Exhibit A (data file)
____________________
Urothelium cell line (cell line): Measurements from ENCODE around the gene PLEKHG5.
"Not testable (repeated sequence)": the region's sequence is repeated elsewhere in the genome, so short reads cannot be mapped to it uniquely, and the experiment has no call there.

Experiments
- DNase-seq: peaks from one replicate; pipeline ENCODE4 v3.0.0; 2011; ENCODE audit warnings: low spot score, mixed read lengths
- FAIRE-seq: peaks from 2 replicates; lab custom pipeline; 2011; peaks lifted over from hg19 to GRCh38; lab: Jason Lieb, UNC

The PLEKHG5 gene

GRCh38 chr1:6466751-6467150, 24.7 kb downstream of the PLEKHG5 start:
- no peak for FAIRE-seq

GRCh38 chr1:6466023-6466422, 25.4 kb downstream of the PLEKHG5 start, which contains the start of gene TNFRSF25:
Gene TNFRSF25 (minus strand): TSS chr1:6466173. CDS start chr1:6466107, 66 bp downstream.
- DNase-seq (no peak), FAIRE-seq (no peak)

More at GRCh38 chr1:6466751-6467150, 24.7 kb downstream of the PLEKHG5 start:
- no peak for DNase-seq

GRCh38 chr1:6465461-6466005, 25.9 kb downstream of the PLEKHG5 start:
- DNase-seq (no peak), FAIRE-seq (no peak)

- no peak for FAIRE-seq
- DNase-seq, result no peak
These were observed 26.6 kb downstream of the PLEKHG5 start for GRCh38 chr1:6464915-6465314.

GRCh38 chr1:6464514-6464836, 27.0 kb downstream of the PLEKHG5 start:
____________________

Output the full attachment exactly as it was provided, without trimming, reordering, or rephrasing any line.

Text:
Urothelium cell line (cell line): Measurements from ENCODE around the gene PLEKHG5.
"Not testable (repeated sequence)": the region's sequence is repeated elsewhere in the genome, so short reads cannot be mapped to it uniquely, and the experiment has no call there.

Experiments
- DNase-seq: peaks from one replicate; pipeline ENCODE4 v3.0.0; 2011; ENCODE audit warnings: low spot score, mixed read lengths
- FAIRE-seq: peaks from 2 replicates; lab custom pipeline; 2011; peaks lifted over from hg19 to GRCh38; lab: Jason Lieb, UNC

The PLEKHG5 gene

GRCh38 chr1:6466751-6467150, 24.7 kb downstream of the PLEKHG5 start:
- no peak for FAIRE-seq

GRCh38 chr1:6466023-6466422, 25.4 kb downstream of the PLEKHG5 start, which contains the start of gene TNFRSF25:
Gene TNFRSF25 (minus strand): TSS chr1:6466173. CDS start chr1:6466107, 66 bp downstream.
- DNase-seq (no peak), FAIRE-seq (no peak)

More at GRCh38 chr1:6466751-6467150, 24.7 kb downstream of the PLEKHG5 start:
- no peak for DNase-seq

GRCh38 chr1:6465461-6466005, 25.9 kb downstream of the PLEKHG5 start:
- DNase-seq (no peak), FAIRE-seq (no peak)

- no peak for FAIRE-seq
- DNase-seq, result no peak
These were observed 26.6 kb downstream of the PLEKHG5 start for GRCh38 chr1:6464915-6465314.

GRCh38 chr1:6464514-6464836, 27.0 kb downstream of the PLEKHG5 start: